## Monday, November 19, 2018

### Do we have to know that seven is finite to know that three is finite?

Three is a finite number. How do we know this?

Here’s a proof that three is finite:

1. 0 is finite. (Axiom)

2. For all n, if n is finite, then n + 1 is finite. (Axiom)

3. 3=0+1+1+1. (Axiom)

4. So, 0+1 is finite. (By a and b)

5. So, 0+1+1 is finite. (By b and d)

6. So, 0+1+1+1 is finite. (By b and e)

7. So, 3 is finite. (By c and f)

Let’s assume we can answer the difficult question of how we know axioms (a) and (b), and allow that (c) is just true by definition.

I want to raise a different issue. To know that three is finite by means of the above argument, it seems we have to know that the argument is a proof.

One might think this is easy: a proof is a sequence of statements such that each non-axiomatic statement logically follows from the preceding ones, and it’s clear that (d)-(g) each follow from the previous by well-established rules of logic.

One could ask about how we know these rules of logic to be correct—but I won’t do that here. Instead, I want to note that it is false that every sequence of statements such that each non-axiomatic statement logically follows from the preceding ones is a proof. This is the case only for finite sequences of statements. The following infinite sequence of statements is not a proof, even though every statement follows from preceding ones: “…, so I am Napoleon, so I am Napoleon, so I am Napoleon.”

Very well, so to know that (a)-(g) is a proof, I need to know that (a)-(g) are only finitely many statements. OK, let’s count: (a)-(g) are seven statements. So it seems we have to know that seven is finite (or something just as hard to know) in order to use the proof to know that three is finite.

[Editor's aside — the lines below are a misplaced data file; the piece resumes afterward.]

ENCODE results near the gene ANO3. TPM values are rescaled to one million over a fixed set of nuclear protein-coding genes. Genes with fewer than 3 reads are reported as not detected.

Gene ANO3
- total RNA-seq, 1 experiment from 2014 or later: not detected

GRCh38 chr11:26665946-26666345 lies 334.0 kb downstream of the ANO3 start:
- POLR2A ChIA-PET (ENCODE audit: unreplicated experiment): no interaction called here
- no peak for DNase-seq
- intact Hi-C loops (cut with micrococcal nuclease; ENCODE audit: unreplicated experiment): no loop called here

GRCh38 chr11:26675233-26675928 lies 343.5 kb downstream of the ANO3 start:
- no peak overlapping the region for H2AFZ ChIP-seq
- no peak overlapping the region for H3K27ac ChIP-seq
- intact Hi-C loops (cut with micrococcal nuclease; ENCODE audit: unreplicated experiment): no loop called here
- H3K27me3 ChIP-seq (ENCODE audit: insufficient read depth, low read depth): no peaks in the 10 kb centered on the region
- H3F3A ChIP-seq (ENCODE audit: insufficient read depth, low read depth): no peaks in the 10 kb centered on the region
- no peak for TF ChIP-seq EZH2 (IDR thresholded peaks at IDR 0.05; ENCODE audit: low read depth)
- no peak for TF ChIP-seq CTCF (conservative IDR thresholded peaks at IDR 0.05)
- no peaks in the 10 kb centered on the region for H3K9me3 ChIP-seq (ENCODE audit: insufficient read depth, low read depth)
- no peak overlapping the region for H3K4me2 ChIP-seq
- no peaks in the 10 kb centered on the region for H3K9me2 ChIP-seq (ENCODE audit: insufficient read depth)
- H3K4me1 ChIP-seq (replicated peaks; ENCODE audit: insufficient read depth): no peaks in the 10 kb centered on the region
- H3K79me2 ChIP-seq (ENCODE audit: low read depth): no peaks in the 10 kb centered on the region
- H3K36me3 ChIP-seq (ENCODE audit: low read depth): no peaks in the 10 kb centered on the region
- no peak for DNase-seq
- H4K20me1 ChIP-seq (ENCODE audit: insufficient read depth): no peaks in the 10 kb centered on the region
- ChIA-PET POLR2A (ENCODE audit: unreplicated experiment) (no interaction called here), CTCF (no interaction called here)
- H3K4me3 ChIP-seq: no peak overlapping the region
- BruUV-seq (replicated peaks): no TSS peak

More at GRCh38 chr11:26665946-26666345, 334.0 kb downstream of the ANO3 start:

This, of course, would be paradoxical. For to use a proof analogous to (a)-(g) to show that seven is finite, we would need a proof of eleven steps, and so we would need to know that eleven is finite to know that the proof is a proof.

Maybe we can just see that seven is finite? But then we gain nothing by (a)-(g), since the knowledge-by-proof will depend on just seeing that seven is finite, and it would be simpler and more reliable just to directly see that three is finite.

It might be better to say that we can just see that the proof exhibited above, namely (a)-(g), is finite.

It seems that knowledge-by-proof in general depends on recognition of the finite. Or else on causal finitism.

SMatthewStolte said...

Why not just say, “a proof is a sequence of statements such that each non-axiomatic statement logically follows from the preceding ones, provided that the number of steps in the sequence is equal to some natural number”? Then you wouldn’t have to worry about whether seven was finite, because you could tell that seven was a natural number.

Alexander R Pruss said...

Telling that it's a natural number is the same as telling that it's finite, just as difficult. An ordinal is finite iff it's a natural number.

Arnold said...

I suppose the solution must be that you can tell that the proof that three is finite without counting the steps. Say, because you went from the first step to the last step by always going to the next step. And if you need to prove that the proof is finite in order to know that it is finite, then we've just reverted to the old proof paradox: for any proof p, we need to prove that it's a proof with p', and we need to prove that that is a proof with p''...

Alexander R Pruss said...

Yeah, that's helpful. I guess it is related to the old proof paradox. There, presumably the solution is that you can just see that each step is valid. The finiteness issue adds the further problem: Even if you can see that each step is valid, how can you tell that the whole proof is valid? But it is still an instance of the same issue.

The old proof paradox requires us to be able to recognize instances of patterns. But finiteness isn't exactly a pattern. Yet, it does seem to be in the same spirit.

A similar issue comes up when checking if a proof step is an instance of an axiom schema, in that one needs to check that the formulas substituted into the schema are finite.